The Coronavirus has many people rushing to grocery stores and other establishments and stocking up for what could be weeks or even months of quarantine. One of the establishments getting hit the hardest is North Carolina’s string of ABC stores. My local ABC store in Mecklenburg County often has a line that wraps around the building.
In a recent piece in Carolina Journal, John Trump explains how the Coronavirus outbreak has unveiled the weaknesses in our system of government-controlled liquor distribution. Trump writes:
[T[he ancient, unique-in-the-U.S. system, in which 170 boards around the state control the flow of liquor to consumers, is existentially flawed and irreparable. It’s beyond 80 years old, yet calling it outdated is an insult to understatement…
The boards continue operating the stores — as of this writing, anyway — sans conceivable rhyme nor reason. Some boards are cutting hours, even as a growing propensity to hoard intensifies. Some have ABC workers meeting customers at the door and limiting access to store aisles. I guess that’s OK if you’re loyal to a specific brand or product, but the idea dissuades bourbon scouts or customers seeking variety or a rare surprise from venturing out. Why bother?
People can still get that cheap bottle of vodka, but wasn’t the ABC system set up to curtail that type of consumption in the first place?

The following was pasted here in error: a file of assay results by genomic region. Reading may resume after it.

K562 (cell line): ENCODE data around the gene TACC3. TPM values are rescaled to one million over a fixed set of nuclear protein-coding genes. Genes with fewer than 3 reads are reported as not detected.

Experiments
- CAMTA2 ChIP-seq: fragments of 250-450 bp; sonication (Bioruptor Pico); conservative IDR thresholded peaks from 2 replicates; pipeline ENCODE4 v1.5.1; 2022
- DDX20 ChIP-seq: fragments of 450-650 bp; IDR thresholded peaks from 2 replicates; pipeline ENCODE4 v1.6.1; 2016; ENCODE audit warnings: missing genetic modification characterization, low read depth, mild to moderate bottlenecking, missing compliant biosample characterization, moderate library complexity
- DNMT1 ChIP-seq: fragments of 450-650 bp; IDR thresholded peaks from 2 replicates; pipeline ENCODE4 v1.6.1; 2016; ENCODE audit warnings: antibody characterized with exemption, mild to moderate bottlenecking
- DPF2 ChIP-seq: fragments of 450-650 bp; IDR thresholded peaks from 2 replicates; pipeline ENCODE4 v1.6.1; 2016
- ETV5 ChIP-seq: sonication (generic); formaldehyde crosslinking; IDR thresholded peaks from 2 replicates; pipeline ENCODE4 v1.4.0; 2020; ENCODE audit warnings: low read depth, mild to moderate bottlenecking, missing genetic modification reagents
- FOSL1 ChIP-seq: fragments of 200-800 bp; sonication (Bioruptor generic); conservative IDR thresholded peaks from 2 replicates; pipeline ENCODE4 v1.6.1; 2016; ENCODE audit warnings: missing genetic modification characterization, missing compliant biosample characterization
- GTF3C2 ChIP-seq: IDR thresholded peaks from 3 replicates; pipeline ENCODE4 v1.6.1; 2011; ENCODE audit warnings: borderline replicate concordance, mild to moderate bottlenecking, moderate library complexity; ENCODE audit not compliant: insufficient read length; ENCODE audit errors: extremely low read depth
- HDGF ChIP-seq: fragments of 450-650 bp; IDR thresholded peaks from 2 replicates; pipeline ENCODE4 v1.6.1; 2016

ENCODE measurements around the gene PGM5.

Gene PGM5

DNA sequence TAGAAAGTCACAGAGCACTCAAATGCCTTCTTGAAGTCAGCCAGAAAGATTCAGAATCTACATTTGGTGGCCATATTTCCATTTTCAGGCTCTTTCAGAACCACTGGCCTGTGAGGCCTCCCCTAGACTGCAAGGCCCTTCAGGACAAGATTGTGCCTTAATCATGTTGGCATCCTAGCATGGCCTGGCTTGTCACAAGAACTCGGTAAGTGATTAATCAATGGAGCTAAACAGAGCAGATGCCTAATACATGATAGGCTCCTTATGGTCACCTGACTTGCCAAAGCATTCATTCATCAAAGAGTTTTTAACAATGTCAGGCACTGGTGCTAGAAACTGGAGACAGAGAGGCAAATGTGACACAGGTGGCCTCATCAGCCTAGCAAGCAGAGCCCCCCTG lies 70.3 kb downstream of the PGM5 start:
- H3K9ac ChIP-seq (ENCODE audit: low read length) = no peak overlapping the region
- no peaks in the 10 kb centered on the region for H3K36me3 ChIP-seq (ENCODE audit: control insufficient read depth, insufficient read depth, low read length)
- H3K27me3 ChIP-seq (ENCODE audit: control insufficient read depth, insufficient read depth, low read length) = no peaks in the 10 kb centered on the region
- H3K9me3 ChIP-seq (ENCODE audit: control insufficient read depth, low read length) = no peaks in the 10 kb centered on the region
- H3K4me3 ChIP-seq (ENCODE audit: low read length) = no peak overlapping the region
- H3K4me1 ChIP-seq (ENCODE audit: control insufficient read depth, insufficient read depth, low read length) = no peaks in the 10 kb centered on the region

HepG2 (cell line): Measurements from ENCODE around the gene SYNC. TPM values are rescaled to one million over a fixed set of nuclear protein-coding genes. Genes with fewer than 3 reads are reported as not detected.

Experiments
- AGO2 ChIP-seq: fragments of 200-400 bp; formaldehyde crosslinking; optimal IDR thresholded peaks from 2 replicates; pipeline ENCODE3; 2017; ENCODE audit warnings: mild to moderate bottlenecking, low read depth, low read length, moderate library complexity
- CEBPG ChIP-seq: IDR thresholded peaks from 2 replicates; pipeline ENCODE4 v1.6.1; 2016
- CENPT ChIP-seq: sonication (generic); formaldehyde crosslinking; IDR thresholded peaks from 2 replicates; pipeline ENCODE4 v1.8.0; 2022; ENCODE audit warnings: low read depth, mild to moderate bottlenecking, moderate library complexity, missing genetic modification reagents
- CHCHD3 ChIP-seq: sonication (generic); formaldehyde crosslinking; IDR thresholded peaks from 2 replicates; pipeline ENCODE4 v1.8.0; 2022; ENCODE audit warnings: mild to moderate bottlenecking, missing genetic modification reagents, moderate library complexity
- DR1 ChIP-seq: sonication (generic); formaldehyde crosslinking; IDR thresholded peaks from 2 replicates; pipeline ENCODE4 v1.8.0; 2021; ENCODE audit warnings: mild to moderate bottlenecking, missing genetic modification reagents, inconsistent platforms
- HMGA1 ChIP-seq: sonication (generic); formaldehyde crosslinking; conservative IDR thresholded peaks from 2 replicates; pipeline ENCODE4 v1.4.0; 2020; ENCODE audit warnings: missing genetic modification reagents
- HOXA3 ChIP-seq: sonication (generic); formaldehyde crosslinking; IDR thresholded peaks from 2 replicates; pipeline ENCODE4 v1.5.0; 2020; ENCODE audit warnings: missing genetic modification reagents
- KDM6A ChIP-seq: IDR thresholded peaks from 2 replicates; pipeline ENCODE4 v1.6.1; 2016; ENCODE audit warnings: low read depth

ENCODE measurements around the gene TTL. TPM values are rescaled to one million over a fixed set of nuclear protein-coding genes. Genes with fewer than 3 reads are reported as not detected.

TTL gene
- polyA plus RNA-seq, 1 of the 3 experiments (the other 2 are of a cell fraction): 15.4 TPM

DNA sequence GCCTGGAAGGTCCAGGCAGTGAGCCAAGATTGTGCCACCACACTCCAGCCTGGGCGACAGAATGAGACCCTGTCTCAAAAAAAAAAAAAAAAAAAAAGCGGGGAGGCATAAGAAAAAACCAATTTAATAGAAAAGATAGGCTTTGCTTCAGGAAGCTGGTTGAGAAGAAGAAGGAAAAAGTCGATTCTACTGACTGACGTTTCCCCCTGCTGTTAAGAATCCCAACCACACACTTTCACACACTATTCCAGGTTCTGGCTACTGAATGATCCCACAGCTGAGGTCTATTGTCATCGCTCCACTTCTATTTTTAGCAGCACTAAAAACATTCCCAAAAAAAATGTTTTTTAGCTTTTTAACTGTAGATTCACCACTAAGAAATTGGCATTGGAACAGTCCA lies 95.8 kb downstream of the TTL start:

Some boards have made a way for people to browse online, but those are few. Private stores would be best, but a centralized state system, such as Virginia’s, would at least be a step forward.
Virginia’s ABC system provides a better customer experience, Trump writes:
Virginia offers consumers an online catalog, applying to all stores, so people can search and find products before leaving home. A bill weaving its way through the Kentucky legislature would allow residents to order spirits — beer and wine, too — online for delivery to their homes. Conversely, Pennsylvania has closed its state-run liquor stores, and I fear North Carolina isn’t far behind.
North Carolina’s distillers continue to face intransigent ABC boards and a dearth of shelf space. Always dodging the big guns of Crown, Beam, and the like. Traveling the state for a chance to place their products in far-flung stores. Developing networks and partnerships to better traverse the uneven and pockmarked roads laid over 80 years by scores of lawmakers and bureaucrats. Cajoling those lawmakers and bureaucrats and simultaneously fending off prohibitionists and ideological lobbyists.